Why a Mother’s Age is Important to Newborn Survival

In light of the release of the State of the World’s Mothers Report 2013, Surviving the First Day, it’s important to highlight that in order to help babies survive childbirth and their first day of life, the link between maternal and newborn health cannot be understated. Because a baby’s health and survival is critically linked to the health of the mother, maternal health is a precursor for newborn survival. And a mother’s age is significant.
It’s estimated that about 16 million adolescent girls give birth every year. Most of these births happen in low- and middle-income countries. World Health Organization statistics indicate that one in five girls has given birth by the age of 18, and that figure rises to more than 1 in 3 girls in the poorest regions of the world. Often, once a girl becomes a mother, we classify her as a woman. She is able to give birth before she is fully grown and before she is fully mature, but giving birth does not transform a girl into a woman. And this difference means a lot to her health, and to the health of her baby. Too often maternal health indicators include the term “women of reproductive age, between 15-49 years old” is used. Yet, a 15-year-old girl is not a woman. And when she becomes pregnant, grouping her with women disregards that both she and her baby are at a greater risk for adverse health conditions and death due to her young age. 
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If we act on these greater risks for pregnant girls, we can make sure they have the extra support they need from healthcare providers and community health workers. This will help girls to cope with the physical aspects of motherhood in better health, to understand sources of better health through changed behavior, and to overcome practical problems in access to health services. But if we really want to make sure mothers and babies don’t have these extra risks, we have to work to prevent adolescent motherhood. As The State of the World’s Mothers 2013 highlights, improving education, nutrition and family planning for girls and women are the most effective interventions in preventing high-risk pregnancies and saving mothers’ and babies’ lives.
Keeping girls in school, especially after they reach adolescence, is one of the most effective ways to reduce risks for both mothers and newborns. When girls are able to stay in school and delay marriage and pregnancy, statistics show that they tend to have fewer pregnancies, safer deliveries and feed their children more nutritious food, thus raising healthier children. Improving nutrition for adolescent girls is another way to improve maternal and newborn health outcomes, since undernourished girls can grow up to be stunted and suffer from an anemia deficiency. It is estimated that 55 million adult women in developing countries are stunted as an effect of malnutrition during childhood. Underweight mothers tend to have undernourished babies. Promoting a healthy and balanced diet for girls and women will lead to improved outcomes for mothers and babies. Finally, providing family planning options and information for adolescent girls and women, so that they can decide when to become pregnant and how many children they wish to have, leads to delayed pregnancy, birth spacing that is healthier and leads to better health outcomes for mother and newborn.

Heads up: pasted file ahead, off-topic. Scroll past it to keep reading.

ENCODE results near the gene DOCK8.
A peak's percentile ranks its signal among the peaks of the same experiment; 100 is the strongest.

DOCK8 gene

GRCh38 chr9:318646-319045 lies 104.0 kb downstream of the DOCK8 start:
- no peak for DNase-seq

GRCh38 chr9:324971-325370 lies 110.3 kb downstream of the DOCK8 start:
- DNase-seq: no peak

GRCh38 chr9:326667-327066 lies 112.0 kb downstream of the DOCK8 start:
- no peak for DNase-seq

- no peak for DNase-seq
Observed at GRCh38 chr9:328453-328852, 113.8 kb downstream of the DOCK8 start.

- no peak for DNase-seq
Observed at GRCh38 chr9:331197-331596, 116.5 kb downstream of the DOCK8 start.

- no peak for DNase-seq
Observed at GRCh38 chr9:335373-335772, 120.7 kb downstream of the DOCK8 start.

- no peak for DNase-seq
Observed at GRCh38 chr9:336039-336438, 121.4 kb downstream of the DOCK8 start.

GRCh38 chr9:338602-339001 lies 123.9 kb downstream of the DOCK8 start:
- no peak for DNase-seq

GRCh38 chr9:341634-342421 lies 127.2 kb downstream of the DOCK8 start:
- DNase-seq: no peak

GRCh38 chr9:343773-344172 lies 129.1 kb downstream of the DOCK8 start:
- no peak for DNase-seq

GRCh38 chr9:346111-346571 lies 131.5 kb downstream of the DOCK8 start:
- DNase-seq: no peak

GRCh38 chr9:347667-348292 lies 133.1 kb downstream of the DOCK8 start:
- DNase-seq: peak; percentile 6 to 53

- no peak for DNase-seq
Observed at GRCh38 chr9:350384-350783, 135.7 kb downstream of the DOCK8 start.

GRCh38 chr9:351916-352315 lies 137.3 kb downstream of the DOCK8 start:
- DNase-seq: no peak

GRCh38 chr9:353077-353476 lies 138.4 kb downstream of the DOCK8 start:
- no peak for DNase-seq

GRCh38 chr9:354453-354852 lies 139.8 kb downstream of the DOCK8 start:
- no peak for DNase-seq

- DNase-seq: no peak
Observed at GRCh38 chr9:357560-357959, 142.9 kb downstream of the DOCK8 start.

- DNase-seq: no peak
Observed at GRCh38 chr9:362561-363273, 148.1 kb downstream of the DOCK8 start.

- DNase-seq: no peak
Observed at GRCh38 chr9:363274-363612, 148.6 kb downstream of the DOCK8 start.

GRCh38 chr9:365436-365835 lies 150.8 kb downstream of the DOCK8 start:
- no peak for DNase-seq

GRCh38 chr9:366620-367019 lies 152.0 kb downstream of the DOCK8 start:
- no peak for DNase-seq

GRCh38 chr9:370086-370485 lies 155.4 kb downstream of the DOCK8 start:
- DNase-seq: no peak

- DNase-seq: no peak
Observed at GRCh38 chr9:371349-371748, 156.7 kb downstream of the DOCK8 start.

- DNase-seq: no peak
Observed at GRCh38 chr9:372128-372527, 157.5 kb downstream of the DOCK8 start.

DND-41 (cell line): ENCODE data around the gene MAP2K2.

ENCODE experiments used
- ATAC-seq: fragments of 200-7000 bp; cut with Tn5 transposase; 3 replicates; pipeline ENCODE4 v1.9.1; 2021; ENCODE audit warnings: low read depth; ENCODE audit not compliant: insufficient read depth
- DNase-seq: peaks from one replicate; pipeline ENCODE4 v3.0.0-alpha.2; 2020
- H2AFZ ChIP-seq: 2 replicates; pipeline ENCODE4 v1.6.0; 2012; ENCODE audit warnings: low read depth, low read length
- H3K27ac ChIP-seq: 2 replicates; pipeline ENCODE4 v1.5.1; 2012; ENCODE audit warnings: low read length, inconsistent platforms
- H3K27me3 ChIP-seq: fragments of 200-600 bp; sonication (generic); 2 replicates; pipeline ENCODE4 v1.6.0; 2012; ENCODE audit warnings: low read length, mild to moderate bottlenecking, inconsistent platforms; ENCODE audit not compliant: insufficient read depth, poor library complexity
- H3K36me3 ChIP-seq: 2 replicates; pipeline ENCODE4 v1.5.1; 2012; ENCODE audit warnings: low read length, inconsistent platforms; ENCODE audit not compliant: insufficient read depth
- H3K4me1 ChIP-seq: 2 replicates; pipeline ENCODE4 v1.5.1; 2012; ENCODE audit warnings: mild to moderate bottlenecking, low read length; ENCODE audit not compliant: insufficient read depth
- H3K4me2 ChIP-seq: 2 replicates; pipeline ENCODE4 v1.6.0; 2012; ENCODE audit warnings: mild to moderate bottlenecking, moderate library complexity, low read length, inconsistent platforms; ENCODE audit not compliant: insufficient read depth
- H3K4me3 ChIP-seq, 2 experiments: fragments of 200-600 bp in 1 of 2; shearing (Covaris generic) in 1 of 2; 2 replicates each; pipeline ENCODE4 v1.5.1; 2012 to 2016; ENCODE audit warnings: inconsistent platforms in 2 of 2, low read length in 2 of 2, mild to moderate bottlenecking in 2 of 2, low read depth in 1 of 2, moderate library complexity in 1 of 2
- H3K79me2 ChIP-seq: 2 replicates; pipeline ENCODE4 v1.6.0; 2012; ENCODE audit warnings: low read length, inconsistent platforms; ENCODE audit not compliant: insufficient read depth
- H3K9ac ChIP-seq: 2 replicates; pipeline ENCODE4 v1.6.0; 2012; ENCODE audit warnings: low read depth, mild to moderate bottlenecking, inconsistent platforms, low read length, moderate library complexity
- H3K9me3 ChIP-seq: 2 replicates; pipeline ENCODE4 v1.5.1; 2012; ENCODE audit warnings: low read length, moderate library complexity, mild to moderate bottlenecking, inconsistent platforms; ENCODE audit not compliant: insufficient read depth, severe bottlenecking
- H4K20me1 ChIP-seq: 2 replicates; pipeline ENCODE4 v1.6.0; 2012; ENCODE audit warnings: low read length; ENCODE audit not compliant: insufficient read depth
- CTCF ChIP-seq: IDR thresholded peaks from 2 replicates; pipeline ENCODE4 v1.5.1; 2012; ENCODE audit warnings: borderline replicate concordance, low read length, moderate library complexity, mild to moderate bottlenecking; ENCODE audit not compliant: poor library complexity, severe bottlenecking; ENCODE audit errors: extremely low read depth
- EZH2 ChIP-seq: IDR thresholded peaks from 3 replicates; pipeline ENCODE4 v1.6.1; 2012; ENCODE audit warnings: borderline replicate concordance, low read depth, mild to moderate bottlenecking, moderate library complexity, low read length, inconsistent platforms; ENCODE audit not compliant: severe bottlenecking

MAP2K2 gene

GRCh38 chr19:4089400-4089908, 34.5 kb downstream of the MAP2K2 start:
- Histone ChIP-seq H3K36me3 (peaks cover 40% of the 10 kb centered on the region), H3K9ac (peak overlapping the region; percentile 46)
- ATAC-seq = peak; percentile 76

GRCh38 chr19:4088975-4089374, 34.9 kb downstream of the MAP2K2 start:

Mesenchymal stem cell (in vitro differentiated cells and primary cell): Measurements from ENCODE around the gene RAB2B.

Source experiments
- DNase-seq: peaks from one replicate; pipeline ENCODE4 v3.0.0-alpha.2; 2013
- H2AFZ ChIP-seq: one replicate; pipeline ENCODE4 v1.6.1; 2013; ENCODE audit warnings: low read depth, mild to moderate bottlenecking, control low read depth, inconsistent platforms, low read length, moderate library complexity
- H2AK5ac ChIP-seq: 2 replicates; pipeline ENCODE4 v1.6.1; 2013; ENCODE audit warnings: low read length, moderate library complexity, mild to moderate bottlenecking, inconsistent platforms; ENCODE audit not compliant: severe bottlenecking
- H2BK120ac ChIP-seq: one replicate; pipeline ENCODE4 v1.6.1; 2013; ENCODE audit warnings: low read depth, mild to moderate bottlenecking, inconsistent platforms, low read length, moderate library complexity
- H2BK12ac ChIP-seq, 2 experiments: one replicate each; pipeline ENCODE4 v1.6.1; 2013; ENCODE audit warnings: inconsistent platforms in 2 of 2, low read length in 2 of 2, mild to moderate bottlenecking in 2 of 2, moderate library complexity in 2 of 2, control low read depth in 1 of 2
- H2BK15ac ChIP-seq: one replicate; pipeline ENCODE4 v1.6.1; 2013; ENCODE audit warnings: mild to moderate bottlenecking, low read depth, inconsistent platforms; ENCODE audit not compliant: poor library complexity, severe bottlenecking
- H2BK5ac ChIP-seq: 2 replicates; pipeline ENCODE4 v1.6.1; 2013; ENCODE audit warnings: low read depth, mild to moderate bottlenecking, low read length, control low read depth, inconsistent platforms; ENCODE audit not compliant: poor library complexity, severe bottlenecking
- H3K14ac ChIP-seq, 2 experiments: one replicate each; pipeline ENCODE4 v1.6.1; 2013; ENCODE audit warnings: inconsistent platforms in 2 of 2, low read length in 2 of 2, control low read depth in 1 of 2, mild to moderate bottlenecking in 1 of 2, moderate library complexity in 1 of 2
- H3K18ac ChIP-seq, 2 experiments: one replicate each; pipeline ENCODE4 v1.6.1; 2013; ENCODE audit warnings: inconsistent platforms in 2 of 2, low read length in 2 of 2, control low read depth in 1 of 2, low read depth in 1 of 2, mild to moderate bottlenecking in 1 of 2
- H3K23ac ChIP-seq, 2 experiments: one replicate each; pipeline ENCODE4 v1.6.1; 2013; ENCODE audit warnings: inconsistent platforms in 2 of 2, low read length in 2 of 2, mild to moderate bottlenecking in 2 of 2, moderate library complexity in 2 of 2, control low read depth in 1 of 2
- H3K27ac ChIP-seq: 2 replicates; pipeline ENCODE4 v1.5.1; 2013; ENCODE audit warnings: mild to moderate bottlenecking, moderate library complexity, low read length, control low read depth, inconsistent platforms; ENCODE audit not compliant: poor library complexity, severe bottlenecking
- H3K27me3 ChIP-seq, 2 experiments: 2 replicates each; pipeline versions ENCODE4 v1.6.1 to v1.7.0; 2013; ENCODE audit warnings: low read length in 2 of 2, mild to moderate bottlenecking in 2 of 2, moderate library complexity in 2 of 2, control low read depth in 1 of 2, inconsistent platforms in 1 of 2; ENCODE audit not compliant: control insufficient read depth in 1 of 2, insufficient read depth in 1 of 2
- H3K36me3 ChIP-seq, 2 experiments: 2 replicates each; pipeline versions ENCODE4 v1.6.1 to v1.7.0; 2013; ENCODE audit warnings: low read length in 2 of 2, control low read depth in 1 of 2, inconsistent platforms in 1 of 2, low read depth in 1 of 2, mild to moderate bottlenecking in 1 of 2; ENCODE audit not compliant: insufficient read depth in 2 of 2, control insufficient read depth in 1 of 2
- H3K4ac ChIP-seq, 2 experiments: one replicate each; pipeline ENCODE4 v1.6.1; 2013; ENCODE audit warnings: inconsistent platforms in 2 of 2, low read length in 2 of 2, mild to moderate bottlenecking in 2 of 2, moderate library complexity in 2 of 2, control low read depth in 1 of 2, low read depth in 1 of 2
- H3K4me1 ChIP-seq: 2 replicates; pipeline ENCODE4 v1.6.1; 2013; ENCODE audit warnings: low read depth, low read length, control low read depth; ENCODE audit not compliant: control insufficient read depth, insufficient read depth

Focusing additional resources and care on adolescent girls and their babies as a vulnerable group will help accelerate the decline in both maternal and neonatal mortality. Since Save the Children’s Nike Funded Girl Initiative for Results and Learning began in the May 2011, Save the Children has implemented more than 75 projects in more than 15 countries that directly benefit adolescent girls and work to improve their: safety and wellbeing, access to education, healthcare, economic opportunities, and will have lasting effects for themselves, their offspring, and their communities.
This article was written by Andrea Burniske, GIRL Project Director at Save the Children, and Elizabeth Romanoff Silva, Consultant to the GIRL Project at Save the Children.

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